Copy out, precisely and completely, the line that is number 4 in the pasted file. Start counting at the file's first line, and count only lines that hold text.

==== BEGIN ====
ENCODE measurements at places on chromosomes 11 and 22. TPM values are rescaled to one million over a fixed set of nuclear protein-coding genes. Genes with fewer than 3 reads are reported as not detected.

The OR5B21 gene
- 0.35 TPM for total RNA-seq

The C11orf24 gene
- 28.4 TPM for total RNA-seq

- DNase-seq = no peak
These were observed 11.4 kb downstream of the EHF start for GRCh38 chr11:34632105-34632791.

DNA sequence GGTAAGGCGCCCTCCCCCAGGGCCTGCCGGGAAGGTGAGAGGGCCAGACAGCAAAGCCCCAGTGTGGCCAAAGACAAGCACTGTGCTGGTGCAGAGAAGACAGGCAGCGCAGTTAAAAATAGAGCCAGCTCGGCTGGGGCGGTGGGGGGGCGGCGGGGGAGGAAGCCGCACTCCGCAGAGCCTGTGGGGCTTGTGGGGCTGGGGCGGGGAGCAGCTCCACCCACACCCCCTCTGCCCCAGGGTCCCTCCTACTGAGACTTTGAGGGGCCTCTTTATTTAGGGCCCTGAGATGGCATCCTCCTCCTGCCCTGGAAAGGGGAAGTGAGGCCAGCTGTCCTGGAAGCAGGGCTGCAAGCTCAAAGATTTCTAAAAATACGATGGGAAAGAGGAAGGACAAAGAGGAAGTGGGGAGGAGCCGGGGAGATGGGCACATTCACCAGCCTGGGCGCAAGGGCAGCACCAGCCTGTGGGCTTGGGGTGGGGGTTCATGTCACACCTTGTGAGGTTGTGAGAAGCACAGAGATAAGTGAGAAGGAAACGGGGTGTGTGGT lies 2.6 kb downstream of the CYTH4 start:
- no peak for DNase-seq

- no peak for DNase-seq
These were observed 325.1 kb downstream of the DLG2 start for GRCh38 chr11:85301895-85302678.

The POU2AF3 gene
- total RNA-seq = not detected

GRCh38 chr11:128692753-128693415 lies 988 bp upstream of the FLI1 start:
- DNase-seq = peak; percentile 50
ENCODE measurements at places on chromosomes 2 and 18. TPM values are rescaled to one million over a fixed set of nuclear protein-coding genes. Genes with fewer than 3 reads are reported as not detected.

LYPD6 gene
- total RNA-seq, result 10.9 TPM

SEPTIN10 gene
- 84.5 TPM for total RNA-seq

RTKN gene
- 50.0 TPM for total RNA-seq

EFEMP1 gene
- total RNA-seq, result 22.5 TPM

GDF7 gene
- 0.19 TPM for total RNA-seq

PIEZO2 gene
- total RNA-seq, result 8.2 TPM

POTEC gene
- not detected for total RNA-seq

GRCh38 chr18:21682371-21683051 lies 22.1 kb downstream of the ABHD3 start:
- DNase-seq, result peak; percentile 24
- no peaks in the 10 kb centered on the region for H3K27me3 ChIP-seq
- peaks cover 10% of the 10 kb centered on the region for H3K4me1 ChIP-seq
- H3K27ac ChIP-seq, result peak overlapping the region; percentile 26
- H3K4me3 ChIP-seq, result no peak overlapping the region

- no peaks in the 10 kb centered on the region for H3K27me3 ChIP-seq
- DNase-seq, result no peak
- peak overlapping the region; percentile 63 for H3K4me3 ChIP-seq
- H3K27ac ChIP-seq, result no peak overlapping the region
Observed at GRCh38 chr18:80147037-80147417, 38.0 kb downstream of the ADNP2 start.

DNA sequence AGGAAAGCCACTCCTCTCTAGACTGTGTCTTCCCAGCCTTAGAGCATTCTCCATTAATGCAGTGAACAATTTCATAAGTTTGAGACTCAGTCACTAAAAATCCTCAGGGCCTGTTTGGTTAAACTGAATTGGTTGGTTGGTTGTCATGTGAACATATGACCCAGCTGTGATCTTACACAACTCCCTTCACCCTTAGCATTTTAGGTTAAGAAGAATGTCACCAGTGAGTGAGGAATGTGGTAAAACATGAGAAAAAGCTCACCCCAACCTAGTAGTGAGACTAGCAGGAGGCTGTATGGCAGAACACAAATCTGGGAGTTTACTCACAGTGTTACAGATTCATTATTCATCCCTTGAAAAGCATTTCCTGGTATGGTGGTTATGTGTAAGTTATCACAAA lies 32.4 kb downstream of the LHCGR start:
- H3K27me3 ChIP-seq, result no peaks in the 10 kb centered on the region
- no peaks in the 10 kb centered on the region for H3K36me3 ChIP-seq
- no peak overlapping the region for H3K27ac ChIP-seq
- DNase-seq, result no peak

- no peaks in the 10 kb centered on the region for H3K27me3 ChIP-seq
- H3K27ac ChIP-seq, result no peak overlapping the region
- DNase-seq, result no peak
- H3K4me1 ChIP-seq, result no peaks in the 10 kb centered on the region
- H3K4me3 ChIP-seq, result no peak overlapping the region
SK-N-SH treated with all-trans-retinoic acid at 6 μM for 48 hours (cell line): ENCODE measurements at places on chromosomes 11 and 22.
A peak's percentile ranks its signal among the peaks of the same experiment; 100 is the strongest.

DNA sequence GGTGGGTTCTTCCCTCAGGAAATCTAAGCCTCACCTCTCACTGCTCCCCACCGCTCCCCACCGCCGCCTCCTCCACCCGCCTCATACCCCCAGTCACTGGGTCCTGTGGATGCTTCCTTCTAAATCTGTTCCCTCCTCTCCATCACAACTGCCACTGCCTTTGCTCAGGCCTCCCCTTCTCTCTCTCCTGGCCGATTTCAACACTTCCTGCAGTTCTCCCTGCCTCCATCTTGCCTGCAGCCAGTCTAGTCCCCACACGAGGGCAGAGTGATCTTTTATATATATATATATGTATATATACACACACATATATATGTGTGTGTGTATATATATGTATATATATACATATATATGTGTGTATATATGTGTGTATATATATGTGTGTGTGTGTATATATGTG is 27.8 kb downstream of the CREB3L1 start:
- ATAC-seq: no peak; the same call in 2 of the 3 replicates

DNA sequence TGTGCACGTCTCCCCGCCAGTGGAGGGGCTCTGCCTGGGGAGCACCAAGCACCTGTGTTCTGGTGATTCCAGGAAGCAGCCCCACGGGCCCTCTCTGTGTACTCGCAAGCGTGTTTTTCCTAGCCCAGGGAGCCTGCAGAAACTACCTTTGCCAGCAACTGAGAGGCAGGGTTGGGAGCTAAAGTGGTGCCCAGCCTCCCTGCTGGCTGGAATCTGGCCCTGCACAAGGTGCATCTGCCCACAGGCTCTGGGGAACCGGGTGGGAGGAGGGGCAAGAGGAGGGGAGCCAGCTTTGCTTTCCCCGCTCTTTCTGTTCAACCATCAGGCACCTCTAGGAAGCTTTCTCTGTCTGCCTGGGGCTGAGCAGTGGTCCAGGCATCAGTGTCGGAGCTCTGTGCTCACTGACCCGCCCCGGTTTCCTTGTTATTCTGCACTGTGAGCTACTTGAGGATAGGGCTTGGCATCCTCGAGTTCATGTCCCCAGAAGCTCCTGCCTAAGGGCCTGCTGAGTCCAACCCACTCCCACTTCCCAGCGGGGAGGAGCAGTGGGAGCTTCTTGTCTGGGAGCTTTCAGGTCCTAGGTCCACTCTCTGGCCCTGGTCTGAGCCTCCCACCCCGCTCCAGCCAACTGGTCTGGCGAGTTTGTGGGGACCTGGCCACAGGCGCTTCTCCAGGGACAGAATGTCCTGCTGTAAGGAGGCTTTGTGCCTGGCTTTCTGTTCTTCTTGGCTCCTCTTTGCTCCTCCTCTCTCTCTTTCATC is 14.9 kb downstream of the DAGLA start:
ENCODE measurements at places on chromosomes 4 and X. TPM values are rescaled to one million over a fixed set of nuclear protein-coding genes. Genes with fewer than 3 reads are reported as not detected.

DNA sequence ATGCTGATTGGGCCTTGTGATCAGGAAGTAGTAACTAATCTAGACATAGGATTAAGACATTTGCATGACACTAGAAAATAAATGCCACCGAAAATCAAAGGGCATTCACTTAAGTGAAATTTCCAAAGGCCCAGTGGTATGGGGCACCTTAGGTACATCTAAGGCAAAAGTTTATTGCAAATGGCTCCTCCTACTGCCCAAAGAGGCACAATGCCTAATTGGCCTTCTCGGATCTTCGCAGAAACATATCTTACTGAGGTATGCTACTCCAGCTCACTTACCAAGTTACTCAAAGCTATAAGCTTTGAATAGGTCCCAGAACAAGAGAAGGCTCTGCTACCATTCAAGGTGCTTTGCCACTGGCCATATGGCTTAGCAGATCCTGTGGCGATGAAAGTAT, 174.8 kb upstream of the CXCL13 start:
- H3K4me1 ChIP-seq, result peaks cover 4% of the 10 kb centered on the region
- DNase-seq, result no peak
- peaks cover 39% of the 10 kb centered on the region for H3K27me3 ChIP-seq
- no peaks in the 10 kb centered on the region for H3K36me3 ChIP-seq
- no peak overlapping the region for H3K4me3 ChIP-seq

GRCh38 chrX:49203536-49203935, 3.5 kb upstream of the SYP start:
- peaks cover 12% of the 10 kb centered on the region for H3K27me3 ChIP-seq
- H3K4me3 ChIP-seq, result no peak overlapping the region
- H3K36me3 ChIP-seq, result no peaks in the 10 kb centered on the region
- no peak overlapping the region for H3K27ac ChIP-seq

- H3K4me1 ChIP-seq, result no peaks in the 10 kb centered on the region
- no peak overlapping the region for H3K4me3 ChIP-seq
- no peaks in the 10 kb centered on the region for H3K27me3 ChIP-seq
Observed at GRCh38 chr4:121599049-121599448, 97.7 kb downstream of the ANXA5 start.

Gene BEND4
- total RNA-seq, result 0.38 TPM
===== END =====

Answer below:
The C11orf24 gene